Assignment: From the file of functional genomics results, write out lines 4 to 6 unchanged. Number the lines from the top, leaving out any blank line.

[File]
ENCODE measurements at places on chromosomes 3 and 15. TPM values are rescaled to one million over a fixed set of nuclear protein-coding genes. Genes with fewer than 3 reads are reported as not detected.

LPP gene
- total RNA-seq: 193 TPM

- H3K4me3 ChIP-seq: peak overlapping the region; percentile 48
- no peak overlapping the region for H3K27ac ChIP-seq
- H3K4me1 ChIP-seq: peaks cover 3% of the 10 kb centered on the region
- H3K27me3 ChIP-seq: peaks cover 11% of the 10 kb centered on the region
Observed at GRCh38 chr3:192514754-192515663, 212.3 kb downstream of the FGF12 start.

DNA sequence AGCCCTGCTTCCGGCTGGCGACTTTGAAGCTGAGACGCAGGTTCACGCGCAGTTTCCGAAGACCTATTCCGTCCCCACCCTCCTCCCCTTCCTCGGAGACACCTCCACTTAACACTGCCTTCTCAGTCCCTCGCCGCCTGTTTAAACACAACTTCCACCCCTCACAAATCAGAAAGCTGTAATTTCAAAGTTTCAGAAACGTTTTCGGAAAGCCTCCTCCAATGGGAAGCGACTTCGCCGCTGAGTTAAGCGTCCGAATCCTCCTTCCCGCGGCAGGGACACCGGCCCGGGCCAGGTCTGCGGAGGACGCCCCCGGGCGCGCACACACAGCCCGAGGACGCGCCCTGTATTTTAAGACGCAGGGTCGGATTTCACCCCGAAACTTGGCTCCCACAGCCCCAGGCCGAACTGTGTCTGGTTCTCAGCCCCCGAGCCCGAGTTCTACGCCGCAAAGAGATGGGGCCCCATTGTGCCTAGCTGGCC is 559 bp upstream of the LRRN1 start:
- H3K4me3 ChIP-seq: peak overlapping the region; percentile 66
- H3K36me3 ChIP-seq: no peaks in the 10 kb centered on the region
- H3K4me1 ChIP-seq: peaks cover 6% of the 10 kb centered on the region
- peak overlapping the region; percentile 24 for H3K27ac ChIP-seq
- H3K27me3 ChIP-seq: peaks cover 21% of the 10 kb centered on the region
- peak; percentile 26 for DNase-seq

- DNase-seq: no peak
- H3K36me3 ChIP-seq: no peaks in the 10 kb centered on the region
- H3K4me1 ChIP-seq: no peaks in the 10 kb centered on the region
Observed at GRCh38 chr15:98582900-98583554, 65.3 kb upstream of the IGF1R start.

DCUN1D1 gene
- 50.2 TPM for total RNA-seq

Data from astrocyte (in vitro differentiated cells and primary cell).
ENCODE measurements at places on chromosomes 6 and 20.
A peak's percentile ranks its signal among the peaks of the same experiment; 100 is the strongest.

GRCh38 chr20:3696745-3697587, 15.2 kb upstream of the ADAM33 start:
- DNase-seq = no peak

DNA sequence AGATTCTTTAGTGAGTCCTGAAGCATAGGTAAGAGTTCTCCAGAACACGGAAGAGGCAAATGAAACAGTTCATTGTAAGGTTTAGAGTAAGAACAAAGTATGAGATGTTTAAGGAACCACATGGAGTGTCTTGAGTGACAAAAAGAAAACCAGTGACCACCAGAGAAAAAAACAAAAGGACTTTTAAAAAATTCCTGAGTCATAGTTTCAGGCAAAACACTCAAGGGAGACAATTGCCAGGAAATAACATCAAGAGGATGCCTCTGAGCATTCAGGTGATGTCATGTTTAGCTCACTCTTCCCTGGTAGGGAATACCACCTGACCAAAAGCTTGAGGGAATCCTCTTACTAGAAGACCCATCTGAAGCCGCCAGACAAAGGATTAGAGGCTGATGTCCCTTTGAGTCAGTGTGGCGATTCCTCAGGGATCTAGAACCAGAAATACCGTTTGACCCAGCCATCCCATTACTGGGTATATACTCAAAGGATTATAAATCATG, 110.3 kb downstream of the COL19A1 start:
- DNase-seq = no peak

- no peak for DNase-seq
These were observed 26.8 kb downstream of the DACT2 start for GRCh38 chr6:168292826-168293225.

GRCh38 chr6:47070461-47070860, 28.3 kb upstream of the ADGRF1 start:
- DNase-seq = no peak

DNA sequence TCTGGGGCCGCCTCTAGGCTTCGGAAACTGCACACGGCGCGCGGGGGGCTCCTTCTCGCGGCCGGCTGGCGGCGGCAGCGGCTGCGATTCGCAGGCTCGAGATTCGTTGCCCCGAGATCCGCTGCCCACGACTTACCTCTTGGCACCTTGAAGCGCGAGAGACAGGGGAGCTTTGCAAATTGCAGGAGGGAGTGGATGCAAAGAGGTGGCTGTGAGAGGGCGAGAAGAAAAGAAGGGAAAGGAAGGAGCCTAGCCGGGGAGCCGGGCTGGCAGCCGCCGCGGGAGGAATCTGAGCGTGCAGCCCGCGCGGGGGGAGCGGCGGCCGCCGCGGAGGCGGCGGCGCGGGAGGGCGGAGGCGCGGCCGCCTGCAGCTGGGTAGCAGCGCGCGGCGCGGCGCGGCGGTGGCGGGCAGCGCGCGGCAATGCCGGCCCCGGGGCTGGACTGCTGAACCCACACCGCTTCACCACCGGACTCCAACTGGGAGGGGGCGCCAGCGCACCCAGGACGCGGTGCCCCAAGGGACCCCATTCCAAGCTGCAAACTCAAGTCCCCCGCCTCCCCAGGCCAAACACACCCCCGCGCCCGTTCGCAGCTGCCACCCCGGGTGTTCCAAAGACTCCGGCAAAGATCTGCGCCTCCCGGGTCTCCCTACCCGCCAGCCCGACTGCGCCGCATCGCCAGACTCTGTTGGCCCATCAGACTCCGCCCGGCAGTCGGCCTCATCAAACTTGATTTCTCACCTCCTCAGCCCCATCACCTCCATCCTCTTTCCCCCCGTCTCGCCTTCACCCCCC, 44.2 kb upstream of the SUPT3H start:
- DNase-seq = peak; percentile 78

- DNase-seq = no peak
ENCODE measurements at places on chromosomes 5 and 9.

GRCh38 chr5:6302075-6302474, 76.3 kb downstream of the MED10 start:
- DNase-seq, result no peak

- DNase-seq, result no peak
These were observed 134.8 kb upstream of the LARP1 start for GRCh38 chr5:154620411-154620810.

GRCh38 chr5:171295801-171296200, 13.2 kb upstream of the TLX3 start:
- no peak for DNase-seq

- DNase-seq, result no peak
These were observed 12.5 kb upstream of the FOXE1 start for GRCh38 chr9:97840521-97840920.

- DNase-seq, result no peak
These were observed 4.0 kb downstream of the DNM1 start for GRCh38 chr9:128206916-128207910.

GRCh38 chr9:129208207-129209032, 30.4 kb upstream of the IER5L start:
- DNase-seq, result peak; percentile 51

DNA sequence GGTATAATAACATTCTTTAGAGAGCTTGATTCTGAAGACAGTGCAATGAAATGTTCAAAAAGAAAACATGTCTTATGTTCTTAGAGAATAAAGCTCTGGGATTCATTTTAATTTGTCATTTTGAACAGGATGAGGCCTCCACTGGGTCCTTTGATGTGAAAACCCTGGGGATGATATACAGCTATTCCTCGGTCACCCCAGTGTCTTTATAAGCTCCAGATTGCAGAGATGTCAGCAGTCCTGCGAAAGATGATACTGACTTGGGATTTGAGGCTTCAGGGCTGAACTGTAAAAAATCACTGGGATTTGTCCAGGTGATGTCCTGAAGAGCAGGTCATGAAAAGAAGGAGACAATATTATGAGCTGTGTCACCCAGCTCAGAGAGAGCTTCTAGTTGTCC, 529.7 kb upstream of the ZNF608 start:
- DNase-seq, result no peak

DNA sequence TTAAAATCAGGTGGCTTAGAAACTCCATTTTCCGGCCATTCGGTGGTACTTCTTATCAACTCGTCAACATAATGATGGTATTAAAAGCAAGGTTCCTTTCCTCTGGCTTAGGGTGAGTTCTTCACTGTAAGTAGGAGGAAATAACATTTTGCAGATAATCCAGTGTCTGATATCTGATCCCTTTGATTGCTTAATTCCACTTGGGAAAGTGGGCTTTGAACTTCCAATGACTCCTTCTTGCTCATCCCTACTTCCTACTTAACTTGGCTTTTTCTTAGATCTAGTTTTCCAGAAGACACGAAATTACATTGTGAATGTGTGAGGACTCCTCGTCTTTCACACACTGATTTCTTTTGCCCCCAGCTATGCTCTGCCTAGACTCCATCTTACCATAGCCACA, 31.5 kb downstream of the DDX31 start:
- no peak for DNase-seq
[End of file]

- H3K4me3 ChIP-seq: peak overlapping the region; percentile 48
- no peak overlapping the region for H3K27ac ChIP-seq
- H3K4me1 ChIP-seq: peaks cover 3% of the 10 kb centered on the region